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Hurricanes, Walker agree to three-year contract

RALEIGH, N.C. -- Scott Walker passed on free agency and will
return to Carolina after agreeing to a three-year, $7.5 million
contract with the Hurricanes on Wednesday.

Scott Walker

Walker

Right Wing
Carolina Hurricanes

Profile

Walker, a rugged right wing who could have become an
unrestricted free agent on July 1, will make $2.5 million a season.
Entering his 13th NHL season in 2007-08, he becomes the latest key
player to re-sign with the Hurricanes.


"It was one of the best experiences that I had in
renegotiating. I felt really wanted," Walker said. "I like my
role, but I also like the way the team is set up for the future,
and I think we have a chance to win."


Carolina acquired the 33-year-old Walker last summer in the deal
that sent center Josef Vasicek to Nashville. He fit in immediately
with the Hurricanes, ending the season sixth on the team with 21
goals and 30 assists. He had 45 penalty minutes in 81 games, adding
toughness to a roster built primarily around speed.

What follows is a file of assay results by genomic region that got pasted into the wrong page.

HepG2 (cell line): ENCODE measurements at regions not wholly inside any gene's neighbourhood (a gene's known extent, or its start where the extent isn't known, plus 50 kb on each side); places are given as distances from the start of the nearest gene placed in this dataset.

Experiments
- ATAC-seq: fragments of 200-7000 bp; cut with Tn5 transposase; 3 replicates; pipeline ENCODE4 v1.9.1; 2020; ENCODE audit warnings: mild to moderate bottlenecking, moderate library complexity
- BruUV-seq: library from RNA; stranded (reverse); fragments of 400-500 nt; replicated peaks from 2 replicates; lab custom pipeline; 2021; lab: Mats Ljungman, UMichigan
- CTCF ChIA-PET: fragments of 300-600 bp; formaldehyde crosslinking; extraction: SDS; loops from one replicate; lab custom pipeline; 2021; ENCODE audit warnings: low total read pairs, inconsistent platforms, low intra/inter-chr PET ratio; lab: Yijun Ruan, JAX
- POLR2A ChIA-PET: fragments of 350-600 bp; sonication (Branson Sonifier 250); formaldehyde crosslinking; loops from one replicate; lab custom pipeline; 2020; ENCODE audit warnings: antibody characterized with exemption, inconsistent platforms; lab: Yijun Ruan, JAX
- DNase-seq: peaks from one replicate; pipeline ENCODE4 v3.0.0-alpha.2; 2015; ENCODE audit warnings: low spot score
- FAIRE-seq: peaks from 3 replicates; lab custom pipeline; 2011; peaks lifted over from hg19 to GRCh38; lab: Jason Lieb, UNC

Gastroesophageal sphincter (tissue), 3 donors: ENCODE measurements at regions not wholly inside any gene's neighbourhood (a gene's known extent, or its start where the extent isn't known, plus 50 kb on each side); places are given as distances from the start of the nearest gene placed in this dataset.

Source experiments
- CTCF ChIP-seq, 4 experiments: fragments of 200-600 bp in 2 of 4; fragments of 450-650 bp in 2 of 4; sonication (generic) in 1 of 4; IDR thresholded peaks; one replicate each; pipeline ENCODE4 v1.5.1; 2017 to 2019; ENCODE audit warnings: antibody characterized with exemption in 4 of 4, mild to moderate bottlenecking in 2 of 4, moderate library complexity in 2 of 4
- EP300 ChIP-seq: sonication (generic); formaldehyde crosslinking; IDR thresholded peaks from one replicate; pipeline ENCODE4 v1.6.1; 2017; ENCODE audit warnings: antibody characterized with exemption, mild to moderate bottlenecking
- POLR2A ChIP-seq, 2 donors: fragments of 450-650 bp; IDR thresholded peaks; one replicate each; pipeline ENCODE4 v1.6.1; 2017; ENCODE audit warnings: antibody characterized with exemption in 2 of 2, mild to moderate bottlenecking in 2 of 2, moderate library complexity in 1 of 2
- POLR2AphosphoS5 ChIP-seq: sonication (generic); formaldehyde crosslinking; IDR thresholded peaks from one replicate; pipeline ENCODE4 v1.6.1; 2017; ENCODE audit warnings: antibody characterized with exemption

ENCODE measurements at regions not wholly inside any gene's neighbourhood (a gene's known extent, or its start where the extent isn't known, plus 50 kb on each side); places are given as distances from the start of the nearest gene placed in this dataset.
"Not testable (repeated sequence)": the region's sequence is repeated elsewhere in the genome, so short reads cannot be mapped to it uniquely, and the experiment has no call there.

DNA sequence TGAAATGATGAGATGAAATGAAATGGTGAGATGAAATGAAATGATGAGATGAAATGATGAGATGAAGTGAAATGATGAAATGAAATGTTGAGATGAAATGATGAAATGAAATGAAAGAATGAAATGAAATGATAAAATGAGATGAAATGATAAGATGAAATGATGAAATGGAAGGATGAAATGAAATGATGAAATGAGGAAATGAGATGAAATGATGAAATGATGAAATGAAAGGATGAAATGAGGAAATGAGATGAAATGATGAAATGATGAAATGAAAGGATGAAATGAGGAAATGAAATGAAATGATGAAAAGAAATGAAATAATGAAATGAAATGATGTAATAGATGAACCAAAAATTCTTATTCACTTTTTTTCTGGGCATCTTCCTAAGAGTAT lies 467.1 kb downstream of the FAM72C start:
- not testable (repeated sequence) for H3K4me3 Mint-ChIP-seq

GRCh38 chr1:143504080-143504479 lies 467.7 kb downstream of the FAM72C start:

"Keeping Scott in Carolina was one of our top priorities this
offseason," general manager Jim Rutherford said. "He brings skill
and grit to our forward lines and he has become one of our team's
leaders on and off the ice."


Carolina has invested more than $27 million in bringing back
several key players from a team that failed to make the playoffs
one year after winning the franchise's first Stanley Cup in 2006.


After their disappointing regular season, the Hurricanes signed
three players to three-year deals: left wing Ray Whitney ($10.5
million), goalie Cam Ward ($8 million) and Walker, who made $1.5
million last season. They also signed defenseman Glen Wesley,
heading into his 20th season in the NHL, to a one-year, $1.4
million deal.


"This team is a good young team and a bunch of good guys, so it
was pretty easy to fit in," Walker said. "I watched a lot and
learned a lot from those guys -- even the younger guys, because they
won the Stanley Cup. They taught me a lot, but I also appreciated
learning from [captain Rod Brind'Amour] and Glen Wesley and how
older guys take care of themselves and train to be better."